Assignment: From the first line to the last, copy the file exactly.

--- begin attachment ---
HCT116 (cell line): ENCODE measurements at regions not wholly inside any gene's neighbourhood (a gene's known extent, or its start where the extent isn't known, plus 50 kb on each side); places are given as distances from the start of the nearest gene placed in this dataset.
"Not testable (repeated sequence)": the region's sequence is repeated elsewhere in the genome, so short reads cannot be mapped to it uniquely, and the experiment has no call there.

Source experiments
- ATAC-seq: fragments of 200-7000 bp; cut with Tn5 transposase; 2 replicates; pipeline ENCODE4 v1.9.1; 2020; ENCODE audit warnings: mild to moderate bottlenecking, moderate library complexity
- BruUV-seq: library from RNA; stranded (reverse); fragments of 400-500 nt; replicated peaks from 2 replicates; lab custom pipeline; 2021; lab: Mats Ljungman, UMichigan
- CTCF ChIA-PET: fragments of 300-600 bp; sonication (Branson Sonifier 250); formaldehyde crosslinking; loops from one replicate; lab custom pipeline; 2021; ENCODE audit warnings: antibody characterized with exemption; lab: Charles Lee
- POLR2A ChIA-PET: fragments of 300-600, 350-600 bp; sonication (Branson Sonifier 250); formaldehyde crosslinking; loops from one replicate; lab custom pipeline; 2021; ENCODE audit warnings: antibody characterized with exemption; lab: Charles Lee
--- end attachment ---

HCT116 (cell line): ENCODE measurements at regions not wholly inside any gene's neighbourhood (a gene's known extent, or its start where the extent isn't known, plus 50 kb on each side); places are given as distances from the start of the nearest gene placed in this dataset.
"Not testable (repeated sequence)": the region's sequence is repeated elsewhere in the genome, so short reads cannot be mapped to it uniquely, and the experiment has no call there.

Source experiments
- ATAC-seq: fragments of 200-7000 bp; cut with Tn5 transposase; 2 replicates; pipeline ENCODE4 v1.9.1; 2020; ENCODE audit warnings: mild to moderate bottlenecking, moderate library complexity
- BruUV-seq: library from RNA; stranded (reverse); fragments of 400-500 nt; replicated peaks from 2 replicates; lab custom pipeline; 2021; lab: Mats Ljungman, UMichigan
- CTCF ChIA-PET: fragments of 300-600 bp; sonication (Branson Sonifier 250); formaldehyde crosslinking; loops from one replicate; lab custom pipeline; 2021; ENCODE audit warnings: antibody characterized with exemption; lab: Charles Lee
- POLR2A ChIA-PET: fragments of 300-600, 350-600 bp; sonication (Branson Sonifier 250); formaldehyde crosslinking; loops from one replicate; lab custom pipeline; 2021; ENCODE audit warnings: antibody characterized with exemption; lab: Charles Lee